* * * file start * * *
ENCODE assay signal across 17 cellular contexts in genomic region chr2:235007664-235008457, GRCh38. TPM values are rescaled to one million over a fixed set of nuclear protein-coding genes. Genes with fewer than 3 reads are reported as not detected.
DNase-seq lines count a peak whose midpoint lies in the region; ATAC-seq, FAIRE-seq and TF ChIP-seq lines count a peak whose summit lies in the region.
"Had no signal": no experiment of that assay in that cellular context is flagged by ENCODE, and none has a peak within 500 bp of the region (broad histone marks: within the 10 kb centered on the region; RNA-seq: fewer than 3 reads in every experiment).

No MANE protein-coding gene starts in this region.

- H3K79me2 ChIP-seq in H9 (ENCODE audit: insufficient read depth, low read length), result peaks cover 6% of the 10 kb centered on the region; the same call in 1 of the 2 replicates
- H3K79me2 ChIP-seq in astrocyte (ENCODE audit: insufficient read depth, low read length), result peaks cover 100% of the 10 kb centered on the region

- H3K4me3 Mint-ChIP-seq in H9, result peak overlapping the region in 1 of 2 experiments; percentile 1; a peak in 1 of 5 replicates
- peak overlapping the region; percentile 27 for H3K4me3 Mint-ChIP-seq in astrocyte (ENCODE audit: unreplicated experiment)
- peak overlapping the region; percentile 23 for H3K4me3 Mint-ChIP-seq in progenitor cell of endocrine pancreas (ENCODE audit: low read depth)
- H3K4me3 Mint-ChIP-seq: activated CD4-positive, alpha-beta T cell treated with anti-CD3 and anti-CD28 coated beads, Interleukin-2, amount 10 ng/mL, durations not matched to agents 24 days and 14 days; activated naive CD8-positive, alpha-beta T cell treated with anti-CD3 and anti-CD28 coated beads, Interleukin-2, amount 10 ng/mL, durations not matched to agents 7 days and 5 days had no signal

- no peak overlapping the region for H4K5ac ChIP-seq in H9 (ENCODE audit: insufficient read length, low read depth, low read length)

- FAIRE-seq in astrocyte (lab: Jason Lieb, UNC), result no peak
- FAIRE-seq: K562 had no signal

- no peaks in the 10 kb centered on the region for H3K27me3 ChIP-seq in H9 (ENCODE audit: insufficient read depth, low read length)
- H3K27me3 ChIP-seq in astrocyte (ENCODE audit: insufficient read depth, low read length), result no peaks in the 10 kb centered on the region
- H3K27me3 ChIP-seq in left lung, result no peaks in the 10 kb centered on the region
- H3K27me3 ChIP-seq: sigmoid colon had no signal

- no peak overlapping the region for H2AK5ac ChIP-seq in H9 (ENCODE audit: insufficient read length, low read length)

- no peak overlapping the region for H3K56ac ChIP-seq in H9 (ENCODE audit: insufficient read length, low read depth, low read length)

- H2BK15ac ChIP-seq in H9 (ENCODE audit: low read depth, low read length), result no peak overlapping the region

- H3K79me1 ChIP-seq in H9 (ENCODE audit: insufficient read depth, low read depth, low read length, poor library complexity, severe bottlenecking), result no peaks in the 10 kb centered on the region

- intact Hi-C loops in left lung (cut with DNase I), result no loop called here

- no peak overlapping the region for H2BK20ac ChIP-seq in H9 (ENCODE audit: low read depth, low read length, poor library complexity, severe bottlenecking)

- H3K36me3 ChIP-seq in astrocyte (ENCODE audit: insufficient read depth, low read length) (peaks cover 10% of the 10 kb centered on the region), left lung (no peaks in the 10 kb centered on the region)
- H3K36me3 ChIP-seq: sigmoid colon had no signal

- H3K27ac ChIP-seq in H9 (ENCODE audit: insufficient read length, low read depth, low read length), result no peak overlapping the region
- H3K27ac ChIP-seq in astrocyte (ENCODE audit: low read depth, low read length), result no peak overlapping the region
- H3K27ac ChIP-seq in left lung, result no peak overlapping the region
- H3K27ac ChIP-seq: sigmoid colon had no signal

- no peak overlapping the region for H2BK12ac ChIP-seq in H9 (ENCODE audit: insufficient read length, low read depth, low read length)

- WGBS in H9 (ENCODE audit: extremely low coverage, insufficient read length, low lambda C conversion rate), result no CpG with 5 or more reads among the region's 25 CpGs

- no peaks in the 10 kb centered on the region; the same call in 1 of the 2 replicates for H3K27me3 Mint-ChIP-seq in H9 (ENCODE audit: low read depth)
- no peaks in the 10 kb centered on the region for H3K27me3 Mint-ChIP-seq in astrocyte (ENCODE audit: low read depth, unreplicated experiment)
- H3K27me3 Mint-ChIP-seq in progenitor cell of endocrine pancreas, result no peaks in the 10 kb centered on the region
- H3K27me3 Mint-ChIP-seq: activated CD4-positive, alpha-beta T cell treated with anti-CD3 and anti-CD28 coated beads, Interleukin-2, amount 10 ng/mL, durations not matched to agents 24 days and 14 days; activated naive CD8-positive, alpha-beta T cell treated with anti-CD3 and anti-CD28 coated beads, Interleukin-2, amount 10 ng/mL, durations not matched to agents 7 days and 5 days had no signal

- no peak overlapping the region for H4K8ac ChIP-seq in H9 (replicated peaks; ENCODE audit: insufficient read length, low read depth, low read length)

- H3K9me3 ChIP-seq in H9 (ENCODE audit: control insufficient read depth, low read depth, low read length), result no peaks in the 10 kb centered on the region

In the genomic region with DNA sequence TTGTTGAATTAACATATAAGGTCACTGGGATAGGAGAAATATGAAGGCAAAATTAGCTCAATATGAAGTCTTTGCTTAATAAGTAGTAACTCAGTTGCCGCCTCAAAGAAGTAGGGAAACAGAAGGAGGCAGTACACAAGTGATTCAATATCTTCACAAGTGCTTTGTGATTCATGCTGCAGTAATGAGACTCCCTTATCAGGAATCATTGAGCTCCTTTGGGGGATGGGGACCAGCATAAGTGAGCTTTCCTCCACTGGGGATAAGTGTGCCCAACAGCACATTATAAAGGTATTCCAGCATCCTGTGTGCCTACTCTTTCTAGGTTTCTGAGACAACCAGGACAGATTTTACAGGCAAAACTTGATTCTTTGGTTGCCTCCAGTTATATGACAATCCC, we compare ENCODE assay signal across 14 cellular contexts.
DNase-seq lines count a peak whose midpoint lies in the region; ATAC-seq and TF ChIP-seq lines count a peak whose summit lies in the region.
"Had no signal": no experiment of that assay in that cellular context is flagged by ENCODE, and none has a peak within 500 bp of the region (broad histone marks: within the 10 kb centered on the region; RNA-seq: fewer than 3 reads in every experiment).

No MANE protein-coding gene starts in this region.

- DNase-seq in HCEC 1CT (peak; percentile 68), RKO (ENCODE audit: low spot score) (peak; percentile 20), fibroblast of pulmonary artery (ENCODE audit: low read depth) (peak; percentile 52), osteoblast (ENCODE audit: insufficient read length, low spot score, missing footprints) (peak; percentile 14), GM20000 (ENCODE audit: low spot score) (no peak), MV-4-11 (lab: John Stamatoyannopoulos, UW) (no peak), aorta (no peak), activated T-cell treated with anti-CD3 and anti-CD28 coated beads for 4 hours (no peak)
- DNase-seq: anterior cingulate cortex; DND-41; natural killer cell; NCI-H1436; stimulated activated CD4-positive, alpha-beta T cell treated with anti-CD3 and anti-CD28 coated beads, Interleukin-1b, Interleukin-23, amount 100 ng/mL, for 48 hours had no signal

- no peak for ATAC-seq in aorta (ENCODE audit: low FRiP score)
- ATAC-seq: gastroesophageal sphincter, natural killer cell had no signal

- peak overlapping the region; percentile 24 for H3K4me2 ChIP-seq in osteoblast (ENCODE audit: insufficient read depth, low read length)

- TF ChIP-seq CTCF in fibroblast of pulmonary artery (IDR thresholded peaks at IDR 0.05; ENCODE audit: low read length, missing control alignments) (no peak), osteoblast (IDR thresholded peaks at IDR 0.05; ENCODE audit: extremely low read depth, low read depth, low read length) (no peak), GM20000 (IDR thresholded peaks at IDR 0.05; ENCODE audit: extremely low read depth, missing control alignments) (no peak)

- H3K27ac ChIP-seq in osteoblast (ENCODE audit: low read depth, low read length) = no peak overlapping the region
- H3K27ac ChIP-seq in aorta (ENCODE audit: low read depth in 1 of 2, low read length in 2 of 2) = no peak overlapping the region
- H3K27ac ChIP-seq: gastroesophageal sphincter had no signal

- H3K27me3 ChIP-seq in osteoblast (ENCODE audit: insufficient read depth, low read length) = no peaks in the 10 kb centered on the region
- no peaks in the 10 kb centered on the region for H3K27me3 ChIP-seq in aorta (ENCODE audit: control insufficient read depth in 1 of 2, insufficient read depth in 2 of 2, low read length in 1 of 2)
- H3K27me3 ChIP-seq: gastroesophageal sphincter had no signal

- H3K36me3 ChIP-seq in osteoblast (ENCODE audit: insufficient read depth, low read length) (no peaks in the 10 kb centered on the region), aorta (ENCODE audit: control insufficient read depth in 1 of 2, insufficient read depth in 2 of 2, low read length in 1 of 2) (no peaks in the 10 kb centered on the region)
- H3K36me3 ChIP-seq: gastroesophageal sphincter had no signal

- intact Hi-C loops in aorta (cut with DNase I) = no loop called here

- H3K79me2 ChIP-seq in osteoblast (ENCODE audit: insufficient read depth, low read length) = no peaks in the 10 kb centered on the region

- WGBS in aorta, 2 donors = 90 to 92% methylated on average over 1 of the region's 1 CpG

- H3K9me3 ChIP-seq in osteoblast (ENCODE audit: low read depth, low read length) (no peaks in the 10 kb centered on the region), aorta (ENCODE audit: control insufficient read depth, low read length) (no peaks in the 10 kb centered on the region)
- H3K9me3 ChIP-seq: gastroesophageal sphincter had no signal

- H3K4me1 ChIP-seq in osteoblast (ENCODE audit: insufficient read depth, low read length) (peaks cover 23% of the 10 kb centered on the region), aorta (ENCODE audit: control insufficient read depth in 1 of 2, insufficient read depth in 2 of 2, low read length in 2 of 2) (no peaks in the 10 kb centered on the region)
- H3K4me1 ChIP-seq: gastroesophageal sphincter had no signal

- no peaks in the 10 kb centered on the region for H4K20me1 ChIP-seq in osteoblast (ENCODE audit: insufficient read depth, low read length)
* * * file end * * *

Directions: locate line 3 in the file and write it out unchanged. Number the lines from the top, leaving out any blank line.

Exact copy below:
"Had no signal": no experiment of that assay in that cellular context is flagged by ENCODE, and none has a peak within 500 bp of the region (broad histone marks: within the 10 kb centered on the region; RNA-seq: fewer than 3 reads in every experiment).